how to play the Percussion
Just what is the next part of figuring out how to play the Percussions?
Hopefully, by this point, you’ve bought a percussion. The next thing will be to actually learn how to play the percussions! And luckily for you, this unique part of our ‘Beginner’s Guide To Learning the Percussions’ will allow you to get moving.
Firstly you need the drum in the correct position. Whether standing or sitting, waist height is the optimum height.
The snares can be turned on or off. However, unless otherwise stated in the music, we play with them on. Out of the two heads on the snare drum (the batter head on top and the snare head underneath), we only strike the batter head as it is a much thicker head. If we did strike the snare head, the stick would probably go straight through it!
There are also other places we can play on the drum such as the rim. It is perfectly normal in this instance to dent and chip your drumsticks.
We want to play the drum as naturally as possible. When you are holding the drum stick between your thumb and finger and you go to play a stroke on the drum, bring the stick up by bringing your wrist up towards you. Then let your wrist fall which will bring the stick onto the head of the drum. It is really important to let the stick naturally rebound off the head immediately, almost as if you had just touched something really hot and your reflex kicks in!
Don’t fall into the trap! Many beginners like to place their index finger on top of the drumstick. Although you will be able to get away with this, to begin with, it prevents you from allowing the stick to naturally rebound off the drum, so drum rolls and some serious fast licks will be off the cards.
Relax! One of the most important things about playing a musical instrument is to relax, and percussion is no exception. If not, you can potentially cause an injury. Whether playing loud or quiet, fast or slow – do your best not to tense up.
The way we hold our sticks and mallets is referred to as our ‘grip’. Initially, we start with either French or German (also known as Match) grip.
French grip – the palm of your hands face each other
Tuned Percussion Configuration
If you look closely at the xylophone, you’ll see there is a pattern; the twelve keys repeat themselves in the same configuration up and down the instrument. We call this sequence of twelve keys an ‘Octave’. Learning to identify this octave pattern is crucial for finding your way around the xylophone.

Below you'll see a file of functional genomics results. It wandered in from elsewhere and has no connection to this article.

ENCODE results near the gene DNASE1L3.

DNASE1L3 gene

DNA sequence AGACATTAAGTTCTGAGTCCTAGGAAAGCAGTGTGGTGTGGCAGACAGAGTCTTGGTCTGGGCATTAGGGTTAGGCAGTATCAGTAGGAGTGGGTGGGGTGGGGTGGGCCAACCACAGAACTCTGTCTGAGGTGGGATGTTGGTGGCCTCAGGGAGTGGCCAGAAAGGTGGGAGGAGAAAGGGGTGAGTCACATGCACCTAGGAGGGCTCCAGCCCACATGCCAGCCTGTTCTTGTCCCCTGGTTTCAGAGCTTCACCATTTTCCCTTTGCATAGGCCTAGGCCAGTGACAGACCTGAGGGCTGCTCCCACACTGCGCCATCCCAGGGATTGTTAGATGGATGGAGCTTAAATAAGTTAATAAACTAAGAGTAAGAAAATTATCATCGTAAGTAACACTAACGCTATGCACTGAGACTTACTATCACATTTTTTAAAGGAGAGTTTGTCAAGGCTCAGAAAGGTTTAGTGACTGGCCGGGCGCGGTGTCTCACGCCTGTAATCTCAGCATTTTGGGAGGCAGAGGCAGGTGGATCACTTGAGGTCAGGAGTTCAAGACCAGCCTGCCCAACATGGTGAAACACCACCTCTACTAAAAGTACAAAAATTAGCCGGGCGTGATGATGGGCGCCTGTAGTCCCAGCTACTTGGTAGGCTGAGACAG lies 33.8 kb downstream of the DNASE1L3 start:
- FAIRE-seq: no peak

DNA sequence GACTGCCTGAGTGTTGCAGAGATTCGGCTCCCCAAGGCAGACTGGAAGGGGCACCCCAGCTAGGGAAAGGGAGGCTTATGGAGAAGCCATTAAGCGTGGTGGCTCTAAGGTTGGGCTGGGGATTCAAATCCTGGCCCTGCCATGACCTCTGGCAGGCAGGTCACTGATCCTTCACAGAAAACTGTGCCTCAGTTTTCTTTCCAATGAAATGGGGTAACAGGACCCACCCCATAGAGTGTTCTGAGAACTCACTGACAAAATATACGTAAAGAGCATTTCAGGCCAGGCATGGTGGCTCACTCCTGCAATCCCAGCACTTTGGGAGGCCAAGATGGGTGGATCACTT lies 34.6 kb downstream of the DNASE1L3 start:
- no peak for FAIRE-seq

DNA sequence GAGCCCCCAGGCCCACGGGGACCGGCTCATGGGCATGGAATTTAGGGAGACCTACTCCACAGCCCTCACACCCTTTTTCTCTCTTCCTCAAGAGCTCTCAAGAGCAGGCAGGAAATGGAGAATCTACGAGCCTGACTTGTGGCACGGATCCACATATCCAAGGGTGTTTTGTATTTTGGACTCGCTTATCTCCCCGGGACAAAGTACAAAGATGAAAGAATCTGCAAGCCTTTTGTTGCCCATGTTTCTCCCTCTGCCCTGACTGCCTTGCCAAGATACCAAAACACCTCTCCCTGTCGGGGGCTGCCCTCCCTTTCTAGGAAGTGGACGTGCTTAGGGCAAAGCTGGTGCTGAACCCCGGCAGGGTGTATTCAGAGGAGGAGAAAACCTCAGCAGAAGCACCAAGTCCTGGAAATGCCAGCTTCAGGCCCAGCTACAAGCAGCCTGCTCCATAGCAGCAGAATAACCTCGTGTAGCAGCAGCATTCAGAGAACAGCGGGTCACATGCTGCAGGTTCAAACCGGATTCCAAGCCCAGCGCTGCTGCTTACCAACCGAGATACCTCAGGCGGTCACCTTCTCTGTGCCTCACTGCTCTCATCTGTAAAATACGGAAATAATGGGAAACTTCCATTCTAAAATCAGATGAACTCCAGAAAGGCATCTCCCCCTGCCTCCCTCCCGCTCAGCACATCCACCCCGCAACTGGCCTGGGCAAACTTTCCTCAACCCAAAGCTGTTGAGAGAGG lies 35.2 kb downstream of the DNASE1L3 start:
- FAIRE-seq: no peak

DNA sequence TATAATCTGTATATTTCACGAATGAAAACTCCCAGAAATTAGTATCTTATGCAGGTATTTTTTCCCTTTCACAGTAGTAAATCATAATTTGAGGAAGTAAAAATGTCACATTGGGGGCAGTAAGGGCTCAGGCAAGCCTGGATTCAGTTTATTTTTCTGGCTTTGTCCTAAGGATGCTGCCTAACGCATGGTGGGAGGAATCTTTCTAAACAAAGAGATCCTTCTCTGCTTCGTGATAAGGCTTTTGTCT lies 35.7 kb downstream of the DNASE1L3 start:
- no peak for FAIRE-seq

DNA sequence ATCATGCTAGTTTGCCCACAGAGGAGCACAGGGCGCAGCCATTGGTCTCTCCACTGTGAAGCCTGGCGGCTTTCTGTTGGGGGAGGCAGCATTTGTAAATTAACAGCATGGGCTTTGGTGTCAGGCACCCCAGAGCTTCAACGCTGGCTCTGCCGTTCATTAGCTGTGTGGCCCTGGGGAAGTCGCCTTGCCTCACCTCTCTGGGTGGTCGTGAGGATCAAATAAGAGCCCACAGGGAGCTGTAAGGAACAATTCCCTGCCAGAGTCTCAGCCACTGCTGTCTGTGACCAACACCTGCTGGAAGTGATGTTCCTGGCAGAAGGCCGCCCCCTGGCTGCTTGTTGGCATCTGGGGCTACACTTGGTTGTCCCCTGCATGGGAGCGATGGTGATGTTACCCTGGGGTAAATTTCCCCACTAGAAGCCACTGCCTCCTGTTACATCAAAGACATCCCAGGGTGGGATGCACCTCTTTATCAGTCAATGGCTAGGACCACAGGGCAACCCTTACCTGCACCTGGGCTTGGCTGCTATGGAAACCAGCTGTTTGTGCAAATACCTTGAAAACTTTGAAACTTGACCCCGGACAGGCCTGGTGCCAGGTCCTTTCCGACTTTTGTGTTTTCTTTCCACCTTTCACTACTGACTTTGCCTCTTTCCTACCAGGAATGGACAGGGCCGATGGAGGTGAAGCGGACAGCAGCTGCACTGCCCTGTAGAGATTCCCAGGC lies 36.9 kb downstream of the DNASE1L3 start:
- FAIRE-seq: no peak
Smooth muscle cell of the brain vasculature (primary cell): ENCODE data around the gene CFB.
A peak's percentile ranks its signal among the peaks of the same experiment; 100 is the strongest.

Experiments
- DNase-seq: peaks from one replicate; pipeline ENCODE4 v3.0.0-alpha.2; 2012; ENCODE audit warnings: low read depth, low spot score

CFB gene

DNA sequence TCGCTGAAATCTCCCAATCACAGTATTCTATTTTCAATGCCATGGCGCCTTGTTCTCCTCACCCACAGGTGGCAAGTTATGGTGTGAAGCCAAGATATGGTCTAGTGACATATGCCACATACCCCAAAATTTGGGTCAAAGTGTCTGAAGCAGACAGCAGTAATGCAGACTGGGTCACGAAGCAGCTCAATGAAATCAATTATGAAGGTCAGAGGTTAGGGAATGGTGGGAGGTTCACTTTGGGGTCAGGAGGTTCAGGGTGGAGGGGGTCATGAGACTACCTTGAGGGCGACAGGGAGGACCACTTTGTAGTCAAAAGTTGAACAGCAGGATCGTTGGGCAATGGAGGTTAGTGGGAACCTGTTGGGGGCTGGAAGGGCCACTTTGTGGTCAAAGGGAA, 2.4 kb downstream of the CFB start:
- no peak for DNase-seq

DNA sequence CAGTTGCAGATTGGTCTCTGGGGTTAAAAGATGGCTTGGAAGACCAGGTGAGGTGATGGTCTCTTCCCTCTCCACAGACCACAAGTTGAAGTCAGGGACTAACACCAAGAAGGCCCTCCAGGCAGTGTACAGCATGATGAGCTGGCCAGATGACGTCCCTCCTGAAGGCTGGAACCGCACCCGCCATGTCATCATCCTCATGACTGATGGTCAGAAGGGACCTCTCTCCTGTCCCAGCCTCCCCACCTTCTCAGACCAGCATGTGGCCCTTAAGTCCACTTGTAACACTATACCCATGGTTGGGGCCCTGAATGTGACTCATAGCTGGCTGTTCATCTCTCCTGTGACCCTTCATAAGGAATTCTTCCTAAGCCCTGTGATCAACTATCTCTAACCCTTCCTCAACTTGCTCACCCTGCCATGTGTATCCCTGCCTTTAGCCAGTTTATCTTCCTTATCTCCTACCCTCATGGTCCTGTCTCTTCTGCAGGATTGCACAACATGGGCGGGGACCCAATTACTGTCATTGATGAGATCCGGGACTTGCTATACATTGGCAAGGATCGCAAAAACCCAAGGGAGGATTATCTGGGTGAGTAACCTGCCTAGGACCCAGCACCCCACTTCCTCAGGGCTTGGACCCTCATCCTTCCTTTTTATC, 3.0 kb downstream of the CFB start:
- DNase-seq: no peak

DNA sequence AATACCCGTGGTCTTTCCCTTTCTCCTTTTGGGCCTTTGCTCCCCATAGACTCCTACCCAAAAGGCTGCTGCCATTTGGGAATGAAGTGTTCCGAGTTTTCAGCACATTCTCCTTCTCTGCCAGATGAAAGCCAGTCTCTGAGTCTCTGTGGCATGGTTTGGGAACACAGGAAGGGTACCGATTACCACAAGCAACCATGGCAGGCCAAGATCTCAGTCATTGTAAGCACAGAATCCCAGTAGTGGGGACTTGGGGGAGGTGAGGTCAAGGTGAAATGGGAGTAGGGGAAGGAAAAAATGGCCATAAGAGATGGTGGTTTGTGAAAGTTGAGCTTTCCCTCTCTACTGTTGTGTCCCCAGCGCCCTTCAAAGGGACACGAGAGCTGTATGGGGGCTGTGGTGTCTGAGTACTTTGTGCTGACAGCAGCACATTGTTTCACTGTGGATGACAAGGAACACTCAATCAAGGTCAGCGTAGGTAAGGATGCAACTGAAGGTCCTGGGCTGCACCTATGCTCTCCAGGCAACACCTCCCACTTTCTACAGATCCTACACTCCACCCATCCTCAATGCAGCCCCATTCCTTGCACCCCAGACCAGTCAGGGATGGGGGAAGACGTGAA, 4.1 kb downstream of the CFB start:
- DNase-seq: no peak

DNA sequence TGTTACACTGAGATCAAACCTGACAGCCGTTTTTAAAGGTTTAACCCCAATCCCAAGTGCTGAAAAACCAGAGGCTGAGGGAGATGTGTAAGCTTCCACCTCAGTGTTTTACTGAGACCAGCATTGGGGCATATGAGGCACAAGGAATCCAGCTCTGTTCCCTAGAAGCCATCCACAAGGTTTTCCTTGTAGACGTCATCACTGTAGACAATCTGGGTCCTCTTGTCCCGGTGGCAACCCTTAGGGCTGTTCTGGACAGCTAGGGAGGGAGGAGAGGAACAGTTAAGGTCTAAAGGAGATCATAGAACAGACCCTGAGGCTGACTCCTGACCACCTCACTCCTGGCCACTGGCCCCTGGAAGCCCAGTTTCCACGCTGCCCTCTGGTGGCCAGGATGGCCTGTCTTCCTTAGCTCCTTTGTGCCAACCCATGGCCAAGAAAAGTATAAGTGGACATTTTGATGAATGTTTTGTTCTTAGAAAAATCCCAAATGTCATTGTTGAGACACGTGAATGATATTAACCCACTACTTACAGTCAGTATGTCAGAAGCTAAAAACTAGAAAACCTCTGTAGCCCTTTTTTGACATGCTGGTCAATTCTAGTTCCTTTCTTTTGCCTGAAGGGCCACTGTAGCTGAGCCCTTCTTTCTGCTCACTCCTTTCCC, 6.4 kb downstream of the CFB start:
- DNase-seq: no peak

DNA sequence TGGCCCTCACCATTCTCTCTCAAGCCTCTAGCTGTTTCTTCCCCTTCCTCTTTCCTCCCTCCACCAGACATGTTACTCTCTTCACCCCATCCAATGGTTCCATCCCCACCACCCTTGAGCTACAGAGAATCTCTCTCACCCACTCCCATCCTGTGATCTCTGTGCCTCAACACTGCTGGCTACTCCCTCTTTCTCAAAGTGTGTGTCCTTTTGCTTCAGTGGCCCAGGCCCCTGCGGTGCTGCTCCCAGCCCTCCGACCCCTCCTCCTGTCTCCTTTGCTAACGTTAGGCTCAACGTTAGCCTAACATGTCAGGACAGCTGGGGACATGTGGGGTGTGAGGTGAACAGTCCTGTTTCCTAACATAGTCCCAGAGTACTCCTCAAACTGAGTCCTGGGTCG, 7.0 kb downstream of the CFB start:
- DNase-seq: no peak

To help you find your starting point, look at the upper keys. You will notice an alternating pattern: groups of two and three keys.
The keys are named after letters of the alphabet.
This configuration is exactly the same as the piano!
In tuned percussion we start off using two mallets. More advanced players will sometimes use 4 mallets at once (2 in each hand) which allows you to play more notes at once as well as being able to use the full range of the instrument with more ease.
To produce the warmest tone of the instrument, we want to strike directly above the hole underneath the bar. However, sometimes if we want to play really quietly we may play at the very end of the bar. The only place we particularly want to avoid playing on is over the node (where the string goes through the note), as this will produce a very dry and thud like sound.
Positioning yourself correctly is very important when playing the timps. It can make a big difference to where you strike the drums which in turn makes a big difference to the sound you will produce.
Finding your position; When you’re sitting on your stool, stretch your arms out so that the head of your mallet reaches above the centre of each drum (adjust yourself or the drums accordingly). Bring your elbows to the side of your body and the head of your mallets should now be in the middle of the centre and rim of the drum.
Let’s get comfortable with the pedals. Different models work differently. Some you press the pedal down which makes the pitch go higher, whereas others may be the opposite way around.
Having a stool is really important when you play the Timps as sometimes we need to be able to change the notes on different drums quickly, and we can’t use both feet unless we’re sitting down. Take your time working out how the pedals operate. It should be a really smooth action.
How To Play the Percussions - Summary
By now, you should be able to:
- Know how to position your snare drum.
- differentiate French and German grips.
- know that the notation of a xylophone is the same as the piano.
- know how to position yourself in between the timpani.
Now it’s time to improve your technique…
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